Kerry Hannon is a nationally recognized expert on career transitions, personal finance, and retirement. She is the author of 10 books, including Love Your Job: The New Rules for Career Happiness (Wiley, 2015.) Hannon is a columnist and regular contributor to The New York Times, a contributing writer for Money magazine, AARP’s Jobs Expert and Great Jobs columnist, contributing editor and Second Verse columnist at Forbes, and the PBS website NextAvenue.org expert and regular columnist on personal finance and careers for boomer women. Find her on Twitter @KerryHannon, visit her website at KerryHannon.com, and check out her LinkedIn profile.
1MFWF: Maybe besides getting a dog, what is your number one recommendation for people who have fallen out of love with their current job (or never loved it in the first place) to move forward and find a better fit?
Kerry: Take ownership of your job. In my book, Love Your Job: The New Rules for Career Happiness, I explore how critical it is to find ways to love your work. No one is going to wave a magic wand for you. In essence, you need to plan for your future and constantly ask yourself, “What can I do to improve myself on the job and to make my work more rewarding?” not “What can my boss do for me?
Change your attitude. Instead of feeling like a cog in the wheel, think of yourself as an entrepreneur–Me Inc. You’re the driver. Most of our workplace blues comes from a sense of powerlessness. Shift your internal thinking and approach.
Look for new ways to add value, and keep expanding the range of “products” you sell. Ramp up your computer savvy, for instance, with a course on how to use social media tools.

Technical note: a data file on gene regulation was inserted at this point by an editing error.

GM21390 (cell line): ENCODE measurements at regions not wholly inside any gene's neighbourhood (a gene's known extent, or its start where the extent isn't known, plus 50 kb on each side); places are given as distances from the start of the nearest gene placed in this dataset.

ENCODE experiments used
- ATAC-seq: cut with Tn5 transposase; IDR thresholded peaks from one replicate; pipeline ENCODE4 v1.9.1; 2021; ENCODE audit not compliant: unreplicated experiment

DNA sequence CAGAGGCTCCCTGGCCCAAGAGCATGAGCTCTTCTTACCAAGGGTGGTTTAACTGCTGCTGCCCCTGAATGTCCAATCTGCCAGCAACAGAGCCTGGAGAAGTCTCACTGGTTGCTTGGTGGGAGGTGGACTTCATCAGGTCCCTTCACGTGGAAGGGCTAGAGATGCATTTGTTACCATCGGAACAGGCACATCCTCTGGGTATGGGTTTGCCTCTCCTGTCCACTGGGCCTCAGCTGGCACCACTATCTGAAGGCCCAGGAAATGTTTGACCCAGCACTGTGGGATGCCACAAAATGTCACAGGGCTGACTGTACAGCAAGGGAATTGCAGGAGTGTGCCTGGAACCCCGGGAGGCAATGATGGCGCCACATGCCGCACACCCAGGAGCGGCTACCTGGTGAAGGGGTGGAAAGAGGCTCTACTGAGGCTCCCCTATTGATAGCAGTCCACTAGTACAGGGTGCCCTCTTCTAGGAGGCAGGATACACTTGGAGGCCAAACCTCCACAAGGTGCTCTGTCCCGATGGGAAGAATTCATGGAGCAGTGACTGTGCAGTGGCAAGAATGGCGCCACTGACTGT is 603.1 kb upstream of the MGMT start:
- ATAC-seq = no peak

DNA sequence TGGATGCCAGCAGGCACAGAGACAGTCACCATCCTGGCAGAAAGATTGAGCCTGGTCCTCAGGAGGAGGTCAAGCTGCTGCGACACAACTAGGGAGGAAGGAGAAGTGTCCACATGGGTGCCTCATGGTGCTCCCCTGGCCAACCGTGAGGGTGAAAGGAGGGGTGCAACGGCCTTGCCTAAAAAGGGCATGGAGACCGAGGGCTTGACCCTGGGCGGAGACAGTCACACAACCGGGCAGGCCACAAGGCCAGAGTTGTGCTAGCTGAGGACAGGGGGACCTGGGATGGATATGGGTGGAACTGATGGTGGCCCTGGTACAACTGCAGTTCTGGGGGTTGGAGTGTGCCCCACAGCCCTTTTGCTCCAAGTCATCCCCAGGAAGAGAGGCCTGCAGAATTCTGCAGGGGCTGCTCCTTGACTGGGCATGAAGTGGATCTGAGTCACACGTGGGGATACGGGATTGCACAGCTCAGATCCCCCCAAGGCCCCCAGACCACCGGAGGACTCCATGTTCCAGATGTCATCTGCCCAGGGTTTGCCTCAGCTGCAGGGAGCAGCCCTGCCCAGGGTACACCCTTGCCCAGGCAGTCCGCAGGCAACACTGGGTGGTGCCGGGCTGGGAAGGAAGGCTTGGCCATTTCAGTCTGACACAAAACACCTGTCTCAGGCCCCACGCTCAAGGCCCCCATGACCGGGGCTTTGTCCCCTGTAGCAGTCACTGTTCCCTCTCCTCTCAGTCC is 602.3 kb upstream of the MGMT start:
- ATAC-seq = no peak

Depending on your job, it might be a great move to smooth your communication skills by enrolling in a class on public speaking or joining a Toastmasters group. You might upgrade your financial acumen by taking an accounting class.
Focus on what you like about your work and ramp it up. Trust me, there are things. Then ask your boss or supervisor if there are ways you can do more of that.
By being grateful each a day for the good parts of your job it will also give you the strength to ride out the difficult parts. Write down two or three things each day that were bright spots.
In a big picture view: Consider things like your fun and smart coworkers, your sometimes energizing assignments, opportunities for learning, the respect you engender and the perks.
My second big tip is to make a change—even a small one. Boredom is often at the root of unhappiness at work, although most people don’t identify it as that. One way to change that is to learn something new.
Sign up for continuing education or professional development programs offered by your employer. When you acquire knowledge, you notice the world around you. Your mind turns on. It’s your responsibility to “remain relevant” in your work. If you can’t find a program at work, track one down on your own outside of the office. Often even learning something non-work related can do the trick.
And a third tip: Declutter your office. Don’t laugh. It works. When people feel low on energy, often it’s because they’re not clearing out as they go. Their inbox is overflowing. Their desk is a disaster. Their file drawers are jammed.
Decluttering is liberating and empowering. You are saying, “This is valuable, this is not.” It’s a physical, practical way to engage in making decisions about your life and what you want to do with it.
Finally, raise your hand and ask for new duties. Dissect your current position to pinpoint a new responsibility you can add that will refresh your focus and maybe even scare you a bit. It’s ok to be nervous. Keep your ear to the ground to get the scoop on positions opening up or emerging projects—even if they’re short-term. Then throw your name into the hat. Give yourself permission to stretch.
1MFWF: In your book, you write about creating a blueprint for your dream job. Part of what you discuss is identifying what work goals are most important. How should people prioritize a list of goals?
Kerry: Write a short personal mission statement. In a few key sentences, sum up what you really want in your job. If you can do it in one sentence, all the better.